Farid hopes that riding a bicycle can give women freedom. It is a visual for Afghans to see how capable women can be and to break the social norms the Taliban started years ago.
“A woman in a classroom is sheltered from the public eye,” Farid said. “But a woman on a bike the public can see. It threatens a patriarchal system. If they will tolerate a woman on a bike, maybe they will tolerate women reading and being educated.”
Farid has four main goals he hopes to achieve through Mountain Bike Afghanistan:
- Showcase Afghanistan’s beautiful landscape.
- Make Afghanistan a cycling powerhouse and build pride in the Afghan community.
- Empower Afghan women; support the “Right to Ride” movement.
- Promote environmental awareness and create outdoor enthusiasts.
He hopes to obtain sponsorships and endowments to keep the nonprofit financially secure.
In 2019, Farid began to look at several business schools for graduate school. In March 2020, he traveled to Bentonville to make a presentation about his nonprofit at a community event. Afterward, the Walton Family Foundation invited him to ride the mountain biking trails of Northwest Arkansas.
One thing led to another.
Soon Gary Vernon, a program officer for the foundation’s Walton Personal Philanthropy Group, introduced Farid to Jon Johnson, a biking enthusiast and the head of Walton College’s newly launched Strategy, Entrepreneurship and Venture Innovation academic department. Jon then introduced Farid to Vikas Anand, Walton College’s executive director of MBA Programs and Graduate Program Innovation.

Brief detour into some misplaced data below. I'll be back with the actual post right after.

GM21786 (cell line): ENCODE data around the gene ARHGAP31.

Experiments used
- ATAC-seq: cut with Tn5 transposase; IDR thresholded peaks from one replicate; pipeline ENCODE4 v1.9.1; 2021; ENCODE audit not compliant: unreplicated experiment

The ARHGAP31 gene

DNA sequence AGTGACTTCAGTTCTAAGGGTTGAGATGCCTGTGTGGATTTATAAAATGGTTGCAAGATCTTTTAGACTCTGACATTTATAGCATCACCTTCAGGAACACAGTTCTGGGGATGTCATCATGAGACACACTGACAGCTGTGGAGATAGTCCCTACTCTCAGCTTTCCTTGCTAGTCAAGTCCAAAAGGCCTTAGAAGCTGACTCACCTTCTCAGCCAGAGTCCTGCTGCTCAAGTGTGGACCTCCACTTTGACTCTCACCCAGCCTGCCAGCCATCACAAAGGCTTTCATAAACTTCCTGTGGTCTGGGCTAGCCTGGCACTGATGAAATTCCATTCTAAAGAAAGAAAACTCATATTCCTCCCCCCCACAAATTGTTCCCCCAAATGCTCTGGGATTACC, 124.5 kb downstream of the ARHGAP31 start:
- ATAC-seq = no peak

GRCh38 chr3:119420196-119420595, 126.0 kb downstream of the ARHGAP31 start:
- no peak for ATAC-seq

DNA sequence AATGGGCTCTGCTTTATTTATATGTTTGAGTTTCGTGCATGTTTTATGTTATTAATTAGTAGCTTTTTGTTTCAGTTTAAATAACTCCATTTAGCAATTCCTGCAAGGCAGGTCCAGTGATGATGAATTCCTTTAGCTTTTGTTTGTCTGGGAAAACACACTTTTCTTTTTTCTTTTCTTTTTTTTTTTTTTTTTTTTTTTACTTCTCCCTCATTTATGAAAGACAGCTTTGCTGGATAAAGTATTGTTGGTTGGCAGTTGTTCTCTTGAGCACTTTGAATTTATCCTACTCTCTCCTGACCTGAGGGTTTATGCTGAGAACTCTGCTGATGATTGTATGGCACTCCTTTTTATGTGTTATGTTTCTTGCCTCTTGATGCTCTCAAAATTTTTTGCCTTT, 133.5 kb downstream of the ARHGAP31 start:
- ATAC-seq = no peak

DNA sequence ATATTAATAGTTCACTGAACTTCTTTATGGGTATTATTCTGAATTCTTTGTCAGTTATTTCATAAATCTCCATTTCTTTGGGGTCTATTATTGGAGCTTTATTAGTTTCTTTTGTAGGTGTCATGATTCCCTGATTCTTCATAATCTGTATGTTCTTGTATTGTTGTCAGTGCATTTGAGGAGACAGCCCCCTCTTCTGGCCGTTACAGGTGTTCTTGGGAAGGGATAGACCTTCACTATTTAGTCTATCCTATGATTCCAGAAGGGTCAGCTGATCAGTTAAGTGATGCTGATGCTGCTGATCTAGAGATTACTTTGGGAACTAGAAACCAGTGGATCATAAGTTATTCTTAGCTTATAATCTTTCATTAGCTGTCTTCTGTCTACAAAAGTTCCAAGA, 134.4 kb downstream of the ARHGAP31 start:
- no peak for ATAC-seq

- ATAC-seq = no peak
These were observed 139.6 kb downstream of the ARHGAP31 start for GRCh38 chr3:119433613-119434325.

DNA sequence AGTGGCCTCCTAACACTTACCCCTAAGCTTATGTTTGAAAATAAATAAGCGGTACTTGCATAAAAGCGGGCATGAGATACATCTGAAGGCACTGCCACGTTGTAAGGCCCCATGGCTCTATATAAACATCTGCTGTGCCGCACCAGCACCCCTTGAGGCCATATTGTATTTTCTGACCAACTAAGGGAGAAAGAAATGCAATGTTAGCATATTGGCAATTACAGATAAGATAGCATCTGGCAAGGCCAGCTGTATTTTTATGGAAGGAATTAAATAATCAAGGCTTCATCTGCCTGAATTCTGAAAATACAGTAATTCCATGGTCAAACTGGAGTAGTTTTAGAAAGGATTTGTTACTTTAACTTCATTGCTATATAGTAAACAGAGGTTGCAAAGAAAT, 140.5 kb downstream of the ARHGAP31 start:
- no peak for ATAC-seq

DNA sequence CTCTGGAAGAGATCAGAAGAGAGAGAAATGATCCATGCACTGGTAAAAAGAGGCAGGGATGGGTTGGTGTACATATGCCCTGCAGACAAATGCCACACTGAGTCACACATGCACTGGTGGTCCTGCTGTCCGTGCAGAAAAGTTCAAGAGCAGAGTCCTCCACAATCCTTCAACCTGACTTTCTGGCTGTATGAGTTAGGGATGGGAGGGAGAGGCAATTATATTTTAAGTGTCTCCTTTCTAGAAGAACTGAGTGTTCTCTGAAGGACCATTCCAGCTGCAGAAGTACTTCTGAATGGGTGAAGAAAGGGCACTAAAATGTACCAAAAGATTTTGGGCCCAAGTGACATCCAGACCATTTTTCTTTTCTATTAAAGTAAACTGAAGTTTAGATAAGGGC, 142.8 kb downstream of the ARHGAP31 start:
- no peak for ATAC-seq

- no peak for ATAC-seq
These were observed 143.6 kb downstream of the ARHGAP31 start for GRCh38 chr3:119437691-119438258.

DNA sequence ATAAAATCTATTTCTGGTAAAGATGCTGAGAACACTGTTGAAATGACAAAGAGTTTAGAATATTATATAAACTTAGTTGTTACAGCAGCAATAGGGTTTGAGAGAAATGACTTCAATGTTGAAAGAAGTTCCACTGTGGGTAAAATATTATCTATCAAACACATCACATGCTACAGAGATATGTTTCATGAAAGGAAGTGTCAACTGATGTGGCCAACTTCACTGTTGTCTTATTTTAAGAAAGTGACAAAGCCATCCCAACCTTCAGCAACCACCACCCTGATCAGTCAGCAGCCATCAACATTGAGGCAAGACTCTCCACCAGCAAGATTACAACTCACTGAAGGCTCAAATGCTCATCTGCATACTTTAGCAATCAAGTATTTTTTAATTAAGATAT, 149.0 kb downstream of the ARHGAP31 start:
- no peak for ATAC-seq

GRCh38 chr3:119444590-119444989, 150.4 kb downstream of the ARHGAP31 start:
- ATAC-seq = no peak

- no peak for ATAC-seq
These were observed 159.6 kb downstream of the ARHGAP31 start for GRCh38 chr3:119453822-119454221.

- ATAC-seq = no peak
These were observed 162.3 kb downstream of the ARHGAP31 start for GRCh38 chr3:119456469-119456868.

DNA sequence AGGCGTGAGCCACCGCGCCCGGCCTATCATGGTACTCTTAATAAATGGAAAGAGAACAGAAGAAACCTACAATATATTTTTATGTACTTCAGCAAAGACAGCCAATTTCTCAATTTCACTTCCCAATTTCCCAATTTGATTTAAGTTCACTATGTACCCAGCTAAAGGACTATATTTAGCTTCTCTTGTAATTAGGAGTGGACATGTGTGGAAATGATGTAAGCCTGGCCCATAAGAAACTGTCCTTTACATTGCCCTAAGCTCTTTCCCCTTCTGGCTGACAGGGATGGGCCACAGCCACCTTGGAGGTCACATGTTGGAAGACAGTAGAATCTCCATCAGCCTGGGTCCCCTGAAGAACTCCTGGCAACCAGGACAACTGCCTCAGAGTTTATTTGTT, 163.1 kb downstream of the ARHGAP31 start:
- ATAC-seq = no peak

At Gary, Jon and Vikas’ urging, Farid checked out the Sam M. Walton College of Business and the University of Arkansas. He applied to the Graduate School of Business, was accepted and is now in the MBA Class of 2022.
“This is the right place to be and I’m grateful for that,” Farid said. “I want to create a cultural exchange program between Northwest Arkansas and the Hindu Kush mountains in Afghanistan.”
While here, Farid has joined the university’s biking club, where Johnson serves as faculty adviser. He has collaborated with the Women of Oz, a biking club in Northwest Arkansas, which sponsored his nonprofit’s 3rd Hindukush MTB (mountain biking) Challenge in October 2020.
Meanwhile, Farid is focusing on his graduate studies. He may specialize in marketing, but he still has time to decide.
“I’m contemplating life after Walton,” Farid said. He questions whether he will work for a corporation or start his own business.
One thing is for sure. Throughout high school, college and now graduate school, he has proven his parents’ fear that biking would interfere with his studies was unfounded. In fact, it is the perfect complement.